Poster Topical Area: Aging and Chronic Disease
Poster Board Number: 108
Objectives: Despite having a high risk for type 2 diabetes mellitus (T2DM), little is known about the relationship between nutrient intakes and T2DM in South Asians (SA) in the U.S. In addition, the available data are limited to a few macronutrients and collected using subjective measures. Therefore, we compared macro- and micro-nutrient intakes of SA migrants with and without T2DM using an objective measure.
Methods: SA in the U.S. with T2DM (n=44) and controls (n=33) reported their dietary intake using image-assisted dietary assessment method. They took pictures of all foods/drinks consumed on two weekdays and one weekend day. Age, gender distribution, and body mass index were similar across the two groups.
Results: Wilcoxon Rank Sum test showed that SA with T2DM, as compared to controls, consumed less total energy (mean difference: 499 kcal/d; p<0.0001), linoleic acid (3.6 g/d; p=0.003), dietary fiber (8.6 g/d; p<0.0001), vitamin A (262 µg/d; p=0.003), vitamin E (2.7 mg/d; p=0.007), calcium (133 mg/d; p=0.01), magnesium (116 mg/d; p<0.0001), zinc (1.4 mg/d; p=0.004), potassium (754 mg/d; p<0.0001), and β-carotene (1761 µg/d; p=0.03). Fisher's Exact test showed that SA with T2DM, as compared to controls, were significantly more likely not to meet the requirements for linoleic acid, dietary fiber, vitamin E, calcium, magnesium, zinc, and potassium (p<0.05).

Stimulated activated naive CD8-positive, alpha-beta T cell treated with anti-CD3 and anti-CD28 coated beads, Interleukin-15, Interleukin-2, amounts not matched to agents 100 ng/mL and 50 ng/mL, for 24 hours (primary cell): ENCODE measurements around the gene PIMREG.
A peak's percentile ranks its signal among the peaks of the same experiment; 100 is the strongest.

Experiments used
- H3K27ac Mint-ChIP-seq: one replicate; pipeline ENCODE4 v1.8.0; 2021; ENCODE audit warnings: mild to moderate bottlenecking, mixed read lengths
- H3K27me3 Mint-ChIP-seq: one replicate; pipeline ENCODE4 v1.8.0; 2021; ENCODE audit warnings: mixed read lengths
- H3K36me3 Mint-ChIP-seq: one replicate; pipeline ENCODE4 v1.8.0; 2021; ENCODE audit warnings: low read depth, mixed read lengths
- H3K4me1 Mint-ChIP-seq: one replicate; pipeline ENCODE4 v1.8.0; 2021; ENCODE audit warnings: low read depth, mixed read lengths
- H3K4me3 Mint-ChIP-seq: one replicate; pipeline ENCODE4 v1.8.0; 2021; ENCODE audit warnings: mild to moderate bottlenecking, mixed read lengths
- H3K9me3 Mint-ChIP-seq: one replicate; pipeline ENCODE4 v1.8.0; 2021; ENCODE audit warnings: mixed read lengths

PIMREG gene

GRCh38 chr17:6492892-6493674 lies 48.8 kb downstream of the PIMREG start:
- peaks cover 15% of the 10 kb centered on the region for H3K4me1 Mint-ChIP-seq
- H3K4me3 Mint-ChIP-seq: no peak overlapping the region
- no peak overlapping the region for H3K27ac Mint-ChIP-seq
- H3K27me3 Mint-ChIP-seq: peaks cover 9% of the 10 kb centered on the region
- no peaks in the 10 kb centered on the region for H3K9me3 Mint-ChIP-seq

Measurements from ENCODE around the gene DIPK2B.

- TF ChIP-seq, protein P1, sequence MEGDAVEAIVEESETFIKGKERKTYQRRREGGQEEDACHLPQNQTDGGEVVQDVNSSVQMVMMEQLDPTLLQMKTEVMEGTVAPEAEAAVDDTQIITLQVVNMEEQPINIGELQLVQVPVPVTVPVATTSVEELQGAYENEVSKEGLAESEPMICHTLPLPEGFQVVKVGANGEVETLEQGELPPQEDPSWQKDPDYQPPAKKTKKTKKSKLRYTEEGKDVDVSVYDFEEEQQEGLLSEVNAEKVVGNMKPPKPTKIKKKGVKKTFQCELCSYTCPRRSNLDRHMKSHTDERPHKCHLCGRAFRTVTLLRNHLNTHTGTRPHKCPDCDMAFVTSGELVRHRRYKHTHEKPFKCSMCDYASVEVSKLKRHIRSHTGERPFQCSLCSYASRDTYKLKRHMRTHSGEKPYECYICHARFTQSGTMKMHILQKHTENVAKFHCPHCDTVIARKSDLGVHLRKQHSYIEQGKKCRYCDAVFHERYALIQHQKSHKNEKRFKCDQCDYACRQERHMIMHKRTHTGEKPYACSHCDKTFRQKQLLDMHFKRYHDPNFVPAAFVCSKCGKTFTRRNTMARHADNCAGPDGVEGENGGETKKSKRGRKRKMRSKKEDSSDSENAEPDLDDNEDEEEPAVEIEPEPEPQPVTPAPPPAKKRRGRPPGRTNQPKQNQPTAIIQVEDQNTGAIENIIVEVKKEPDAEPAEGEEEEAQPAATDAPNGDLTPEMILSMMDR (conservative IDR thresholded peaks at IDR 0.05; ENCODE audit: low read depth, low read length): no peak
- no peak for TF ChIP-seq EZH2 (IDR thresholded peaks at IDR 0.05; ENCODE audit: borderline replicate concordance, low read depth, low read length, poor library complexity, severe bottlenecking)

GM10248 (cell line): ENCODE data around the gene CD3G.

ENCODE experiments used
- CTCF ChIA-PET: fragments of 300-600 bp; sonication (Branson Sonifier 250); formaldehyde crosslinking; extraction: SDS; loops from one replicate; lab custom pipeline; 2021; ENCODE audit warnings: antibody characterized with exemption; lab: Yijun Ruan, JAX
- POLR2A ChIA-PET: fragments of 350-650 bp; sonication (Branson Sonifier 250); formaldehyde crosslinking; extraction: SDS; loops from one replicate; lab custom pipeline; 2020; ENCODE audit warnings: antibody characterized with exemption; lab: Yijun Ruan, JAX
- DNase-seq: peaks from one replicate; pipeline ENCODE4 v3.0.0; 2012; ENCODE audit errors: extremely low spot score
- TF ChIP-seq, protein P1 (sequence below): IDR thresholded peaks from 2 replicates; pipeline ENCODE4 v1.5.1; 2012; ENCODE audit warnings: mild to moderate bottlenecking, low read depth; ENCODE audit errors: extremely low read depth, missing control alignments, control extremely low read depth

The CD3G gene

Conclusions: SA with T2DM, compared to controls, consume less total energy and have lower consumption of many nutrients associated with reduced risk of T2DM. Dietary interventions to reduce risk for T2DM are warranted in SA.
Gupta-Agarwal Foundation, Jiv Daya Foundation, and the Southwestern Medical Foundation.
Department of Kinesiology, TCU
Fort Worth, Texas